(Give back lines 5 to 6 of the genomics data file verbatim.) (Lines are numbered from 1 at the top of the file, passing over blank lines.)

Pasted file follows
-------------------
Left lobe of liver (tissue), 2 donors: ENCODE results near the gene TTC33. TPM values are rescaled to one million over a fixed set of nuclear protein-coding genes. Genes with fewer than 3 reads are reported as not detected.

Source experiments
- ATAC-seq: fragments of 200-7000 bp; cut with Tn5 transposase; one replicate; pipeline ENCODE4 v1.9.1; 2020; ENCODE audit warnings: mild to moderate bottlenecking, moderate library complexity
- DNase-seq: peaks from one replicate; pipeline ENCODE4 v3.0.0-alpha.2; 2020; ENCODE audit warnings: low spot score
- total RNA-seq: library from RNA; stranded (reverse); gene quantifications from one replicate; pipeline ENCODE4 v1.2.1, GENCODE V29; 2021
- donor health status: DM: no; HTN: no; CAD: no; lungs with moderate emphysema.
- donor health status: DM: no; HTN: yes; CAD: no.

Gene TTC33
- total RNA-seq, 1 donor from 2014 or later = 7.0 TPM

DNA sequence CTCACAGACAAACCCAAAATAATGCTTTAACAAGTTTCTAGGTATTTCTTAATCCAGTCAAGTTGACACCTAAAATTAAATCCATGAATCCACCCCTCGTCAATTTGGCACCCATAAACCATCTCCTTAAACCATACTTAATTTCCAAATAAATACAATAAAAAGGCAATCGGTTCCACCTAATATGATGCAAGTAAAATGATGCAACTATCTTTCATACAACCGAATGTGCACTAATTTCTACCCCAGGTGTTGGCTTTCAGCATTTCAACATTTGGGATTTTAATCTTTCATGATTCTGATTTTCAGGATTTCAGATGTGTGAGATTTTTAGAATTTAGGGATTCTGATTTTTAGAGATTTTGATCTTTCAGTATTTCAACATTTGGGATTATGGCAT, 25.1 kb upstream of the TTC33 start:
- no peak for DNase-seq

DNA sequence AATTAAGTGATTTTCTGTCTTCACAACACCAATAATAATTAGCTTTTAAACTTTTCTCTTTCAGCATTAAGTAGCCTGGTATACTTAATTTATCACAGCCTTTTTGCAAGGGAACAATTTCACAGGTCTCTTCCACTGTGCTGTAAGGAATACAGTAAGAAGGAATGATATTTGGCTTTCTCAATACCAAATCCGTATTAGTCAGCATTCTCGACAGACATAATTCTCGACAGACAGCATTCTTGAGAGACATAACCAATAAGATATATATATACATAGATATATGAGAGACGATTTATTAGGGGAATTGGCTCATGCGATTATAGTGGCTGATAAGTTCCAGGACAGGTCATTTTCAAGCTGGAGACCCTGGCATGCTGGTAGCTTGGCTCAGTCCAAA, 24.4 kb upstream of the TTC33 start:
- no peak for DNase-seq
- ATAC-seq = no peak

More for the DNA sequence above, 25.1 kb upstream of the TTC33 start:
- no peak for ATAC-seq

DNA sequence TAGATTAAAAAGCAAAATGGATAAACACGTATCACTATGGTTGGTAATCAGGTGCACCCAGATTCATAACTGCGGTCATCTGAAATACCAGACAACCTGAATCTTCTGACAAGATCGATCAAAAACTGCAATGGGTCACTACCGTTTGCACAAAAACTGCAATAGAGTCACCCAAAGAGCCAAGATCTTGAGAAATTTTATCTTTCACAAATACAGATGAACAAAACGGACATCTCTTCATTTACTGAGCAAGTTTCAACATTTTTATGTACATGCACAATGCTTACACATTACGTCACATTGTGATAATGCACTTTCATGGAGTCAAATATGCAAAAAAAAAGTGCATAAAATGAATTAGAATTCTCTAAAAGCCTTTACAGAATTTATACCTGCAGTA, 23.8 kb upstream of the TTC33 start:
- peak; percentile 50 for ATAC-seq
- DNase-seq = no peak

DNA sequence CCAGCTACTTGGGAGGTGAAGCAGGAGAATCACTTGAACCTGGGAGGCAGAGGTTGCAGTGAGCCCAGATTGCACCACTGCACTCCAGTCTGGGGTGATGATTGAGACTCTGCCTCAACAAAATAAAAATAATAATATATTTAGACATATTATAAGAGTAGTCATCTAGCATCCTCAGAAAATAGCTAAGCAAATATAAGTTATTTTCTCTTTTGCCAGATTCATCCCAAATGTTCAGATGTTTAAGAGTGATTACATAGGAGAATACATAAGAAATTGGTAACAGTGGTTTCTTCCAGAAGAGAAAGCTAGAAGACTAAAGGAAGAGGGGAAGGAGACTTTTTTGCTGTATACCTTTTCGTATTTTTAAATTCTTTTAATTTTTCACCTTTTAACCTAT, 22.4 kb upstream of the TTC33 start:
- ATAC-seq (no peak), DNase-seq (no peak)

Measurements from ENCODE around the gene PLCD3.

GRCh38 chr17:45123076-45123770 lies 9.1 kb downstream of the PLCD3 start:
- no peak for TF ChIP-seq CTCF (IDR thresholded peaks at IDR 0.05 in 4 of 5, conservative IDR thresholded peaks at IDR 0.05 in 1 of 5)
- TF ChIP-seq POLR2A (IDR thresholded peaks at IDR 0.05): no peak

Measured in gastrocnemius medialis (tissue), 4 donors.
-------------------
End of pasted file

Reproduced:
- total RNA-seq: library from RNA; stranded (reverse); gene quantifications from one replicate; pipeline ENCODE4 v1.2.1, GENCODE V29; 2021
- donor health status: DM: no; HTN: no; CAD: no; lungs with moderate emphysema.